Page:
Saturday, December 2, 2006

Snowed in

It's been a crazy couple of days. First off, I got snowed in at work. Fortunately, I expected something like that to happen, so I brought my toothbrush to work.

Roads were horrible - cars and trucks either not going anywhere at all, or going precisely where they weren't supposed to go. Even the snowplows got stuck.


All that was combined with the fact that my cable was out, so I had no Internet since Wednesday. They finally got it fixed today, just in time for the Big XII title game... when the power goes out for half the city at 6 p.m.


It came back on at 8, fortunately.


It was a nice opportunity for some snapshots, though.





Yep. Cars got stuck...



There's a nice nighttime view...







Sunrise...





Sunset



Jesus


Icy fence

Wednesday, November 29, 2006

Winter is definitely here

This morning, we were sitting at 68 degrees and kind of cloudy.

Now, it is 30, raining, turning freezing, and about to get much worse. This part of Oklahoma's looking at something between 4 and 8 inches of snow, mixed with ice and such.

Awesome.

Weather like this makes me want to cave up in my house, with a bunch of food and DVDs, and my trusty Internet connection, and not come out for a few days.

Unfortunately, people are going to start crashing and catching fire and such, so I'll have to get out and work those.

So, everybody in the world, do me this favor: Don't drive or do anything stupid.

Thanks.

Tuesday, November 21, 2006

GoodWill Reading

I went to Goodwill (not sure of those are nationwide... it's a sort of thrift store that benefits disabled people) the other day for some books.

I don't like thrift stores generally, because they all seem to have that same smell. After much reflection and searching, I think I narrowed it down to what it is: Despair mixed with Loss of Dignity.

But, at Goodwill, they do have plenty of good, cheap books. I got several, including "Farewell to Arms," "East of Eden" (No, I don't live and die by what Oprah says -- I just like Steinbeck), "Route 66," a history of the highway by Michael Wallis, and a translation of "The Odyssey."

I decided to read the Odyssey first. The translation looked pretty good: nice, easy reading, good flow. But - and this is the big mistake - I read the introduction first. As usual, this introduction was written by some professor who lives and dies by some obscure subject.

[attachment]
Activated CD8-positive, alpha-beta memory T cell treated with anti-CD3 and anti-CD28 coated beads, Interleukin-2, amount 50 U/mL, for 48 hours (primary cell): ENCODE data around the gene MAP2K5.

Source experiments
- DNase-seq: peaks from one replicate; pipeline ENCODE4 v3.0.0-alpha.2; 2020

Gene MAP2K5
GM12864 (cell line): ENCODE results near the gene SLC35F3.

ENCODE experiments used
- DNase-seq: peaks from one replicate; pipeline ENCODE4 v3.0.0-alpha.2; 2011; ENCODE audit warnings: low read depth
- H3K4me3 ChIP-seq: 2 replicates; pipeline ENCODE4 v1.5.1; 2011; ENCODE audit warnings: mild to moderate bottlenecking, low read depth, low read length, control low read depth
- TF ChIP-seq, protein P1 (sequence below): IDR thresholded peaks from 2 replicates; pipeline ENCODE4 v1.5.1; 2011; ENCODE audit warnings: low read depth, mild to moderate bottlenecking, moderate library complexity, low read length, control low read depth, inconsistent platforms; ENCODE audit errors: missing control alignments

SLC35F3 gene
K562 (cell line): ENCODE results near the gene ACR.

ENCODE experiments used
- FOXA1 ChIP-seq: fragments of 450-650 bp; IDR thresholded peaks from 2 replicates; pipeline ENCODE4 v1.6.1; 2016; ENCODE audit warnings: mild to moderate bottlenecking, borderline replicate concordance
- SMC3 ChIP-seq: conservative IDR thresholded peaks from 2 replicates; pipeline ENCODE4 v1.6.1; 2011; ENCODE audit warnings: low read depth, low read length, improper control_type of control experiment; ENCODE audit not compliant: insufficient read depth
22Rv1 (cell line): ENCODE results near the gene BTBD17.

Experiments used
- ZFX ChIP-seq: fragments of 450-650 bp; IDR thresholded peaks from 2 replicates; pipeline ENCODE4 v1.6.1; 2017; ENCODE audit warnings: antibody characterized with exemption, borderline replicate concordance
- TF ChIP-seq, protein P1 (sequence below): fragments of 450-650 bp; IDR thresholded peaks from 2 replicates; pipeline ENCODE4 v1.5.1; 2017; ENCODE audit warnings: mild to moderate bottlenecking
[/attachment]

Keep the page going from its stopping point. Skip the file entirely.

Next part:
Here's what ticked me off: He goes on and on and on about the histoircal setting, origins of the story, etc., and then he diverts to problems with the story. He talks about how some problems of uncharacteristic action by some of the regulars point to it being not by Homer. He give plenty of examples, five total. I read the introduction, and think "Wow, those do seem like pretty egregious examples. Those'll jump right out at me now."

I don't care about that claim. What I do care about is this line: "Three points must be made. 1. No one ever notices these problems except when they are pointed out..."

Well then, thanks for pointing them out.

Sunday, November 19, 2006

Statehood day






Ninety-ninth birthdays don’t come along all that often, so what excuse would I have for missing one? Especially if it’s the 99th birthday of the entire state of Oklahoma?

This past weekend marked the kickoff of the state’s year-long centennial celebration. To get things started properly, a giant fireworks and multimedia show was held in downtown Tulsa.
A guidebook I read dismissed Tulsa’s downtown as “dowdy.” I, personally, think that the guidebook writer had smoked some really wicked crack.

Tulsa’s downtown boomed with the discovery and exploitation of various oil fields around the area. That made millionaires of men, and fueled the growth of the city on the Arkansas.
Much of that growth came in the golden age of art deco architecture. Oil, money, pride and ego all combined to build some truly wonderful skyscrapers in downtown Tulsa, which serve as brilliant reminders of the art deco era. Even churches got into the act, with Boston Avenue United Methodist Church standing on the far eastern end of downtown as an eye-catching delight. The church looks like something of a cross between the Emerald City in “Wizard of Oz,” and the city from Fritz Lang’s “Metropolis.”

Anyway, back to the point, under a chilly sky, lasers, fireworks, and music helped light the candle for the state’s birthday party. All the cold was made more tolerable, by the way, with the help of a monstrous cup of QuikTrip Chai Latte.